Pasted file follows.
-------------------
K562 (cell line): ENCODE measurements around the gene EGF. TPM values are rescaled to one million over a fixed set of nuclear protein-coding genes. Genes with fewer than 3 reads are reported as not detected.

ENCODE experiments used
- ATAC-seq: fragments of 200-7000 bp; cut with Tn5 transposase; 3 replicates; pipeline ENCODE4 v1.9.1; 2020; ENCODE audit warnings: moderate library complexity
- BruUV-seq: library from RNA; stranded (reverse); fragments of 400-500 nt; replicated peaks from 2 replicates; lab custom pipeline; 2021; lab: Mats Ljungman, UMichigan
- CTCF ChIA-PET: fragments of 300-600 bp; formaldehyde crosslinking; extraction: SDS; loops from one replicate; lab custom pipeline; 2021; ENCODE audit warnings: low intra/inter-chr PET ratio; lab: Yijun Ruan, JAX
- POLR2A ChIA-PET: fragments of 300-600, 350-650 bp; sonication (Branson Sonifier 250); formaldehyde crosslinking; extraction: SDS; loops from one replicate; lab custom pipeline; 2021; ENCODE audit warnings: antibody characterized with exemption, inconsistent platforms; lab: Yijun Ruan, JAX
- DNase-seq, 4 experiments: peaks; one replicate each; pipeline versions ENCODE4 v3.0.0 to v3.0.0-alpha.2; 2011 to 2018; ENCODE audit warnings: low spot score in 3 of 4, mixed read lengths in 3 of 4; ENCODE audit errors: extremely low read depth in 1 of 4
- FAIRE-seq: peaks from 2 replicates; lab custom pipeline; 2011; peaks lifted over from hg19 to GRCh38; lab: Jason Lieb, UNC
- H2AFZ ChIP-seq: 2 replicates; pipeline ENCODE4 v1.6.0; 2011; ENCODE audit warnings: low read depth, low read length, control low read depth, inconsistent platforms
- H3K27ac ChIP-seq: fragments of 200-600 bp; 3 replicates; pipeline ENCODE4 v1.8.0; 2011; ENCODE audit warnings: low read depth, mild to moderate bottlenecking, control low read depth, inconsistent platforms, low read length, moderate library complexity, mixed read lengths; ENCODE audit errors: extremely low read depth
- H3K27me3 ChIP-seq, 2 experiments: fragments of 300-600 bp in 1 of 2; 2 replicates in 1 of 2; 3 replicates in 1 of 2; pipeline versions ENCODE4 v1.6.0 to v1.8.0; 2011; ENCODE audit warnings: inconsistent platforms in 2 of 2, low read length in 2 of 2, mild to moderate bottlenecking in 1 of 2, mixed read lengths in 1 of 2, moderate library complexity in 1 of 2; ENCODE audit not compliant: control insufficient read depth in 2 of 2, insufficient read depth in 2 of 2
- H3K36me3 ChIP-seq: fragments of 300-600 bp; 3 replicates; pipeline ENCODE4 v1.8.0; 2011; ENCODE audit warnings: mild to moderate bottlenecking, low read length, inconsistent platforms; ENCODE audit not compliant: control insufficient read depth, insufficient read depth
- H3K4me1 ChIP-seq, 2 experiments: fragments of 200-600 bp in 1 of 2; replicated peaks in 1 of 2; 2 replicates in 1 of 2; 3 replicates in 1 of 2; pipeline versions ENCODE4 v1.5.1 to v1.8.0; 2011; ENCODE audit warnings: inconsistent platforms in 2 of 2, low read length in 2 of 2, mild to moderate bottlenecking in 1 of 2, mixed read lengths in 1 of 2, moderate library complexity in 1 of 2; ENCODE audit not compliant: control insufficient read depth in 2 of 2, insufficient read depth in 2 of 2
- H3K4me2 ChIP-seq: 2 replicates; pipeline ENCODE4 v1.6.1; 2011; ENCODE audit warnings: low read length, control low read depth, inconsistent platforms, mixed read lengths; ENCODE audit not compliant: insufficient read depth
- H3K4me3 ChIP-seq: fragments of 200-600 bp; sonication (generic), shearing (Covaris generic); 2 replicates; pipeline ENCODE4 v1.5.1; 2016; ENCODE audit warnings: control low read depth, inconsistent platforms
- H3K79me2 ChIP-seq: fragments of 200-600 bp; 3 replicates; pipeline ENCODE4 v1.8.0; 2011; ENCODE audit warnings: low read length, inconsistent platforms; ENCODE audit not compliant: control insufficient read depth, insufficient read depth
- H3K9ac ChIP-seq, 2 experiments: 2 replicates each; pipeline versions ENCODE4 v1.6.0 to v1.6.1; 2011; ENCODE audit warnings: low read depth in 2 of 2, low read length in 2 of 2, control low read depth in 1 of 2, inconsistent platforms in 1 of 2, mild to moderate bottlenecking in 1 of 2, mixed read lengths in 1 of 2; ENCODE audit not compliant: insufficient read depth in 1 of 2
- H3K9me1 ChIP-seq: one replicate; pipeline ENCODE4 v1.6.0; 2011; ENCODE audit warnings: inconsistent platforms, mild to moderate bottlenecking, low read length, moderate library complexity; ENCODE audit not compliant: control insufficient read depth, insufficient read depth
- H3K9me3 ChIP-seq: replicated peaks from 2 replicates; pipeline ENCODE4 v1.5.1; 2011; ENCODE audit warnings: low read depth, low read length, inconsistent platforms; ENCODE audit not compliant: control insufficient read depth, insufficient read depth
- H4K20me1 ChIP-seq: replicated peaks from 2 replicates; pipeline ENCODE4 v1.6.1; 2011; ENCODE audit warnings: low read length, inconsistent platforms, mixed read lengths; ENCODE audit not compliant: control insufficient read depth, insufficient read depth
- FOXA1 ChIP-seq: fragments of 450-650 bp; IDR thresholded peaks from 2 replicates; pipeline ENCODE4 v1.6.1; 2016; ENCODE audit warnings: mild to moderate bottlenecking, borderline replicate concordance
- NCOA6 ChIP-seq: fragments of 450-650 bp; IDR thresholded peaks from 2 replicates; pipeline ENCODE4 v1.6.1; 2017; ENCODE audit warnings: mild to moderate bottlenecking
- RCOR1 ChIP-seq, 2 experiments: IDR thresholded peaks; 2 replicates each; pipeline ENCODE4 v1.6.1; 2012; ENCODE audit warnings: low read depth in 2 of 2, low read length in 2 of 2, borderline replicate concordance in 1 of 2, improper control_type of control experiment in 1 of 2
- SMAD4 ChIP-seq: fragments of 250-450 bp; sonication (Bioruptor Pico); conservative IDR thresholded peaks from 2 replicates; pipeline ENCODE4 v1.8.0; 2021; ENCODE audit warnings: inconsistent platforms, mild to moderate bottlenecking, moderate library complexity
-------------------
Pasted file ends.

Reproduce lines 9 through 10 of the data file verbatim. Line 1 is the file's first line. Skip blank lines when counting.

- H2AFZ ChIP-seq: 2 replicates; pipeline ENCODE4 v1.6.0; 2011; ENCODE audit warnings: low read depth, low read length, control low read depth, inconsistent platforms
- H3K27ac ChIP-seq: fragments of 200-600 bp; 3 replicates; pipeline ENCODE4 v1.8.0; 2011; ENCODE audit warnings: low read depth, mild to moderate bottlenecking, control low read depth, inconsistent platforms, low read length, moderate library complexity, mixed read lengths; ENCODE audit errors: extremely low read depth